This chapter offers an interpretation of Jaspers’ distinction between explaining and understanding, which relates this distinction to that between general and singular causal claims. Put briefly, I suggest that when Jaspers talks about (mere) explanation, what he has in mind are general causal claims linking types of events. Understanding, by contrast, is concerned with singular causation in the psychological domain. Furthermore, I also suggest that Jaspers thinks that only understanding makes manifest what causation between one element of a person’s mental (...)
    Remove from this list   Download  
     
    Export citation  
     
    Bookmark   1 citation  
  47. Mathematical Thought in the Light of Matte Blanco’s Work.Giuseppe Iurato - 2013 - Philosophy of Mathematics Education Journal 27:1-9.
    Taking into account some basic epistemological considerations on psychoanalysis by Ignacio Matte Blanco, it is possible to deduce some first simple remarks on certain logical aspects of schizophrenic reasoning. Further remarks on mathematical thought are also made in the light of what established, taking into account the comparison with the schizophrenia pattern.
    Remove from this list   Download  
     
    Export citation  
     
    Bookmark   3 citations  
  48. Stop, Look, Listen: The Need for Philosophical Phenomenological Perspectives on Auditory Verbal Hallucinations.Simon McCarthy-Jones, Joel Krueger, Matthew Broome & Charles Fernyhough - 2013 - Frontiers in Human Neuroscience 7:1-9.
    One of the leading cognitive models of auditory verbal hallucinations (AVHs) proposes such experiences result from a disturbance in the process by which inner speech is attributed to the self. Research in this area has, however, proceeded in the absence of thorough cognitive and phenomenological investigations of the nature of inner speech, against which AVHs are implicitly or explicitly defined. In this paper we begin by introducing philosophical phenomenology and highlighting its relevance to AVHs, before briefly examining the evolving literature (...)
    Remove from this list   Download  
     
    Export citation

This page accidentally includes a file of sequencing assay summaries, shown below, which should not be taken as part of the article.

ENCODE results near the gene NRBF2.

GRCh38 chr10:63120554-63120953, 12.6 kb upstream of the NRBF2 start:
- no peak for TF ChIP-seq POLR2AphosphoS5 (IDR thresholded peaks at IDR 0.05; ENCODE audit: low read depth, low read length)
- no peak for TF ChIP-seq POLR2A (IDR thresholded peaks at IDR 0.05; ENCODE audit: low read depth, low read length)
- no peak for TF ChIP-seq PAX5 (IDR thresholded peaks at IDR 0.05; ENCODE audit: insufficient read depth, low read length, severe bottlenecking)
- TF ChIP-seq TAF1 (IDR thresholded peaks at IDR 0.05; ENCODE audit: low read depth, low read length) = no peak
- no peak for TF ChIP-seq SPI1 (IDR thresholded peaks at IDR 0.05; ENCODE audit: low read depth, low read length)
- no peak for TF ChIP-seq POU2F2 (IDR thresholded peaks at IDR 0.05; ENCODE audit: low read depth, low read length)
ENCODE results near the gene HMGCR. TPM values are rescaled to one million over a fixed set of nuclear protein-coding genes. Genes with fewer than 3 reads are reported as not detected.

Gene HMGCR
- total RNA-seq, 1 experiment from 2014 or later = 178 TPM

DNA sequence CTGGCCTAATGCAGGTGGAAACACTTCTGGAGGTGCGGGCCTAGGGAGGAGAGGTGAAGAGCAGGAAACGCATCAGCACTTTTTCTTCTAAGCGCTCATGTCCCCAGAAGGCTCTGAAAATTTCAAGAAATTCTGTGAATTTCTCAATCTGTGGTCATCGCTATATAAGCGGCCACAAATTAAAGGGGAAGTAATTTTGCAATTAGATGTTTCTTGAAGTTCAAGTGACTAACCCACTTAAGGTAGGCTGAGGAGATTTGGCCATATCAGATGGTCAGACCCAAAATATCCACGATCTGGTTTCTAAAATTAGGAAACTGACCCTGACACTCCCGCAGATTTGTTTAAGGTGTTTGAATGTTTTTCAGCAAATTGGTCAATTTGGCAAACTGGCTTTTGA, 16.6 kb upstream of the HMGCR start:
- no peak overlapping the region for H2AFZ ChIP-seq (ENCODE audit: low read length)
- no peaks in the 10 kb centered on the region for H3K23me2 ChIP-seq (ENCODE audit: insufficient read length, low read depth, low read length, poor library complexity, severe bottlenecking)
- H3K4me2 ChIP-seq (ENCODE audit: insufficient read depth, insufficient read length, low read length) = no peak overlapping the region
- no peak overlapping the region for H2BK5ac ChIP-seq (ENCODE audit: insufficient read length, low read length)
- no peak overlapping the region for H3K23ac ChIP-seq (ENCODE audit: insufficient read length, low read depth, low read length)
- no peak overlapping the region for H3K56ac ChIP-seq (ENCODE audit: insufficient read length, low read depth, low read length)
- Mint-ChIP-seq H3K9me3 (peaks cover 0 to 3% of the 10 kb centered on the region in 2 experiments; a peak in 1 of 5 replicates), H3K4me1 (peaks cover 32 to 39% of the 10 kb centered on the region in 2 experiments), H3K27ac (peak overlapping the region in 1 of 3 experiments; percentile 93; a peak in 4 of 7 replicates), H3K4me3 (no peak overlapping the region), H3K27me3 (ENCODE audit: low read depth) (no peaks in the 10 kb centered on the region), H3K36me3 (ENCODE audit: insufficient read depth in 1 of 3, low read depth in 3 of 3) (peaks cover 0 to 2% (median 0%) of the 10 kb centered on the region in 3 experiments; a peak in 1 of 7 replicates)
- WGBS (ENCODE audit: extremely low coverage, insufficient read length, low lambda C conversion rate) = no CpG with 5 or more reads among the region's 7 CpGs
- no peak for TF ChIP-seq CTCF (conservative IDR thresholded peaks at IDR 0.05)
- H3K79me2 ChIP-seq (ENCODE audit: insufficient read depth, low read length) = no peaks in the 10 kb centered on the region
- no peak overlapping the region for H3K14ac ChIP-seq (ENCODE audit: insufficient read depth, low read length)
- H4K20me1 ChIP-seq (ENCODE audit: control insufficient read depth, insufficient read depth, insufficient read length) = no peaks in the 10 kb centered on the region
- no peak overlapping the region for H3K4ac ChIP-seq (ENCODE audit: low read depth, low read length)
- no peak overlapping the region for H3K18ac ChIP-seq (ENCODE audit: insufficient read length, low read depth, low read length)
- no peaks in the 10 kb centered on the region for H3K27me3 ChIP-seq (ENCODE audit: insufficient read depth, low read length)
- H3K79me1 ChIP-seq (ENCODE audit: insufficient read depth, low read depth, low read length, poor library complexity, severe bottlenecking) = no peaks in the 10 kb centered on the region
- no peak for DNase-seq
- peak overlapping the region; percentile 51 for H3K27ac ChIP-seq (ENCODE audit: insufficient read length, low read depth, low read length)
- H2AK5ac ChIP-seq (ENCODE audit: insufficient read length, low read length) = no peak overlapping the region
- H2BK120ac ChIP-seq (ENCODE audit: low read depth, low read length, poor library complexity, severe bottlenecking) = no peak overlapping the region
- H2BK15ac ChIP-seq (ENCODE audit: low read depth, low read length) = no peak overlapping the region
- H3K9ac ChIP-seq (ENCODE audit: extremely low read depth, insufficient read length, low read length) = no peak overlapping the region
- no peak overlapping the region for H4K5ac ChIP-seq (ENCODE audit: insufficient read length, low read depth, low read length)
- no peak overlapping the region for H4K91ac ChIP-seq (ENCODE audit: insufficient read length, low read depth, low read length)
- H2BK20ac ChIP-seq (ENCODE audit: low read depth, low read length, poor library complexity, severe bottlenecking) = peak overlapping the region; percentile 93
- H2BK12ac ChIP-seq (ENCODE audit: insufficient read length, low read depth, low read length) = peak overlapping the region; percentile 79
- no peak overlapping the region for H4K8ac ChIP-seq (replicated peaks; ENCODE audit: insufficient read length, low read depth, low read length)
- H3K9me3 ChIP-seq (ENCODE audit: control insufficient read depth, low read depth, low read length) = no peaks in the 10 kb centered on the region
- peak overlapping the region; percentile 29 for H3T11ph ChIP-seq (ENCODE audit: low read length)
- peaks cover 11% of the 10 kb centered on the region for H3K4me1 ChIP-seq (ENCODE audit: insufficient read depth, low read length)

Bookmark   6 citations  
  49. Depression and Suicide Are Natural Kinds: Implications for Physician-Assisted Suicide.Jonathan Y. Tsou - 2013 - International Journal of Law and Psychiatry 36 (5-6):461-470.
    In this article, I argue that depression and suicide are natural kinds insofar as they are classes of abnormal behavior underwritten by sets of stable biological mechanisms. In particular, depression and suicide are neurobiological kinds characterized by disturbances in serotonin functioning that affect various brain areas (i.e., the amygdala, anterior cingulate, prefrontal cortex, and hippocampus). The significance of this argument is that the natural (biological) basis of depression and suicide allows for reliable projectable inferences (i.e., predictions) to be made about (...)
    Remove from this list   Download  
     
    Export citation  
     
    Bookmark   12 citations  
  50. Connective Conceptual Analysis and Psychology.Konrad Banicki - 2012 - Theory and Psychology 22 (3):310-323.
    Conceptual analysis, like any exclusively theoretical activity, is far from overrated in current psychology. Such a situation can be related both to the contingent influences of contextual and historical character and to the more essential metatheoretical reasons. After a short discussion of the latter it is argued that even within a strictly empirical psychology there are non-trivial tasks that can be attached to well-defined and methodologically reliable, conceptual work. This kind of method, inspired by the ideas of Ludwig Wittgenstein, Peter (...)
    Remove from this list   Download  
    Translate
     
     
    Export citation  
     
    Bookmark   1 citation  
1 — 50 / 85